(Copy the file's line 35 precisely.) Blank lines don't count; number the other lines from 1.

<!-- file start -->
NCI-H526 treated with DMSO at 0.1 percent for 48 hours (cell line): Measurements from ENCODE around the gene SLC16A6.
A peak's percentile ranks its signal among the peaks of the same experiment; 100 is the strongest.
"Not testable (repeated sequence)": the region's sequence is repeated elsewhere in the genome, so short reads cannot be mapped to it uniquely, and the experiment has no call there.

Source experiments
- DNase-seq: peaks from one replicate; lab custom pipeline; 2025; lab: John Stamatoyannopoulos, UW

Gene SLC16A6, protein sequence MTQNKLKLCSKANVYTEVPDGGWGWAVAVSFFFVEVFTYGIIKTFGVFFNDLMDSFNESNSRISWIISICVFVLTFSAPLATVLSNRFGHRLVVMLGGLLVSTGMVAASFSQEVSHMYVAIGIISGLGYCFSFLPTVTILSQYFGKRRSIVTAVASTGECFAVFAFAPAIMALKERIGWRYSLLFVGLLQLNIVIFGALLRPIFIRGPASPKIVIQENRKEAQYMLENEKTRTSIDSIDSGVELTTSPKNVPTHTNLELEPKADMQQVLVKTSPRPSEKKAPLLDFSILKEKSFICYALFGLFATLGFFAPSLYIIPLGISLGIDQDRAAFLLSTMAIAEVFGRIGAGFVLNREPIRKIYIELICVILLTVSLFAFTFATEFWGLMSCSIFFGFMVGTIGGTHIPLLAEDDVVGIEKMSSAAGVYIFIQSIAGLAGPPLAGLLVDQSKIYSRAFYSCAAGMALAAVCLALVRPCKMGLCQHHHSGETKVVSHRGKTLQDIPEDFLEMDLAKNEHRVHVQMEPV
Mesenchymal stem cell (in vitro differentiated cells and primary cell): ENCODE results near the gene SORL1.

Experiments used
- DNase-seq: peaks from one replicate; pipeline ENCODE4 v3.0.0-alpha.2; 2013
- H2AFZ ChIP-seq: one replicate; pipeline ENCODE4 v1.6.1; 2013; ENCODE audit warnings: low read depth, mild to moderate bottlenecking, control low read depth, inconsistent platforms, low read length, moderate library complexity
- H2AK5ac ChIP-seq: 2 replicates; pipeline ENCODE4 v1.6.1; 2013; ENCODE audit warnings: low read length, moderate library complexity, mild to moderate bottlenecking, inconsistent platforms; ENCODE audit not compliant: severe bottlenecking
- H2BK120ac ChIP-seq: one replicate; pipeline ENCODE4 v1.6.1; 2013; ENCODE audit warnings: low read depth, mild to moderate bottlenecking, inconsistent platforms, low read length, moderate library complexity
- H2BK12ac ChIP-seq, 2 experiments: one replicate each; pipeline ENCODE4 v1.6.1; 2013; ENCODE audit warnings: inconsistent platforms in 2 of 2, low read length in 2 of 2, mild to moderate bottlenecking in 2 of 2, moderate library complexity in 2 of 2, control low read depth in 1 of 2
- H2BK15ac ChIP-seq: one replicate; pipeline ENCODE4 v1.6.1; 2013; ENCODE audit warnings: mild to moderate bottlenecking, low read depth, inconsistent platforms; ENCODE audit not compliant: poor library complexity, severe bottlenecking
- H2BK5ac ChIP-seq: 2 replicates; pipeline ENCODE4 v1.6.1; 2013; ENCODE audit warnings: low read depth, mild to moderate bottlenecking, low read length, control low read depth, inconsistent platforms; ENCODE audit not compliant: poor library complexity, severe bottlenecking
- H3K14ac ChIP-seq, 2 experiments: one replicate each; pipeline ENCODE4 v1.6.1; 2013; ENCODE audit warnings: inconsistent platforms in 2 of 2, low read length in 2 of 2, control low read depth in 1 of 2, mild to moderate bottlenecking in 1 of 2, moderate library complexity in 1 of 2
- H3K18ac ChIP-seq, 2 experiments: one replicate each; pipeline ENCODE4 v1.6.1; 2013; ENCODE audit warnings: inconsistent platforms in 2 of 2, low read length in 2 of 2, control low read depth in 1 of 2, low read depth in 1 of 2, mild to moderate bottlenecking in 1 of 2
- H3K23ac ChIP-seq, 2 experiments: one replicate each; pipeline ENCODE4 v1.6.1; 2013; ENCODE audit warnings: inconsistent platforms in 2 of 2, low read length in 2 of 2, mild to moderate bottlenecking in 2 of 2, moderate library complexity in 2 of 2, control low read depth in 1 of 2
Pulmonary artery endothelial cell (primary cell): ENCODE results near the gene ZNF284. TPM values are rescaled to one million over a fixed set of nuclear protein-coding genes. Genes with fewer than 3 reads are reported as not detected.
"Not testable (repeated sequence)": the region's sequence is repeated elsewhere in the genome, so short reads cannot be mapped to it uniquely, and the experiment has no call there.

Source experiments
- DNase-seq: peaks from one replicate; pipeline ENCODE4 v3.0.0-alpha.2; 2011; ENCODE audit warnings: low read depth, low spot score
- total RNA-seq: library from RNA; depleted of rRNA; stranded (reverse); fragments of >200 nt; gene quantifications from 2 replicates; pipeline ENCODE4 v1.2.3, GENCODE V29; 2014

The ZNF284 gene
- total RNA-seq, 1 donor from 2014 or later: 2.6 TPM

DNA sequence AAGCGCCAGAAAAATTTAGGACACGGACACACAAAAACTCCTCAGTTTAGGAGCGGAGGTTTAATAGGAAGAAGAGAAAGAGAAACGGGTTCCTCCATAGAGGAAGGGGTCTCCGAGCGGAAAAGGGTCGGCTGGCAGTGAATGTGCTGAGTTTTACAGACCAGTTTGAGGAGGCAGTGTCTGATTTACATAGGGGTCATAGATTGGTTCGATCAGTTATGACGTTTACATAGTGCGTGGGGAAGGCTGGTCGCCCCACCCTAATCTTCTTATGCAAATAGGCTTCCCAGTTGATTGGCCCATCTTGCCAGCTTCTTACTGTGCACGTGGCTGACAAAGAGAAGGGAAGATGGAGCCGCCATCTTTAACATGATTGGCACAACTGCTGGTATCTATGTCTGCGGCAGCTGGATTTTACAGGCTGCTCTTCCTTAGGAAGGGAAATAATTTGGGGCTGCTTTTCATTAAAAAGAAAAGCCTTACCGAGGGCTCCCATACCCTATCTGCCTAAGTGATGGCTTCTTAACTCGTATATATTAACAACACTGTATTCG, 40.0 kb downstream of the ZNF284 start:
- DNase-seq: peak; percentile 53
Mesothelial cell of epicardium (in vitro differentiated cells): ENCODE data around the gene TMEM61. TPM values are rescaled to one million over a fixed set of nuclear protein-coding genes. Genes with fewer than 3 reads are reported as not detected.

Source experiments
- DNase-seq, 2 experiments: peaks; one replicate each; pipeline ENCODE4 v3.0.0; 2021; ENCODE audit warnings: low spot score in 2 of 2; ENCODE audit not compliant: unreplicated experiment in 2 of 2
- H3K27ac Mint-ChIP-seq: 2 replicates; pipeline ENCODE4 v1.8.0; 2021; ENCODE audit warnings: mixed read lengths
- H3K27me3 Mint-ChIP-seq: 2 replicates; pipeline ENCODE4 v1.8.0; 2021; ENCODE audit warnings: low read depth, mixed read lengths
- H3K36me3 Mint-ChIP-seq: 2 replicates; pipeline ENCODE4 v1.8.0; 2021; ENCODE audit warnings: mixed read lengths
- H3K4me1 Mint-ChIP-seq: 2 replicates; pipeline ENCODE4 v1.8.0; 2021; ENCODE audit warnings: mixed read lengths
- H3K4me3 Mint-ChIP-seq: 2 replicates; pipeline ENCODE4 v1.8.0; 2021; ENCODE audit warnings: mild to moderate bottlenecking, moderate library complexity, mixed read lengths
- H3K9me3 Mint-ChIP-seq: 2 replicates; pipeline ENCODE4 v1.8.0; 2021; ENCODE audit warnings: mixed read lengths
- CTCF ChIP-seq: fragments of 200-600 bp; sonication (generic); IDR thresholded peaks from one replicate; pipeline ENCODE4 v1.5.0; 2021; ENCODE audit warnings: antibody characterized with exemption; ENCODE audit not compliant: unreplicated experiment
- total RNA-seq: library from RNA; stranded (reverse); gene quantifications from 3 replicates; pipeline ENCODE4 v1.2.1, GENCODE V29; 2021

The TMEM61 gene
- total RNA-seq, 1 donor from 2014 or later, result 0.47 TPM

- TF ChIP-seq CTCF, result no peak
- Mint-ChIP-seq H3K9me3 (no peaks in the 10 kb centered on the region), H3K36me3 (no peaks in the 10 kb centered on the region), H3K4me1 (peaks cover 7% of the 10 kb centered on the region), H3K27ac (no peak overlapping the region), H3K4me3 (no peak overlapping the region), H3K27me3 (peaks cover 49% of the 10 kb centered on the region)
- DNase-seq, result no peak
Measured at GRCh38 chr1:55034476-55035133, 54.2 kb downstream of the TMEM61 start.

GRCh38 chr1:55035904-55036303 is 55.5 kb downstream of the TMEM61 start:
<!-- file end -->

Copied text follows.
- H3K4me3 Mint-ChIP-seq: 2 replicates; pipeline ENCODE4 v1.8.0; 2021; ENCODE audit warnings: mild to moderate bottlenecking, moderate library complexity, mixed read lengths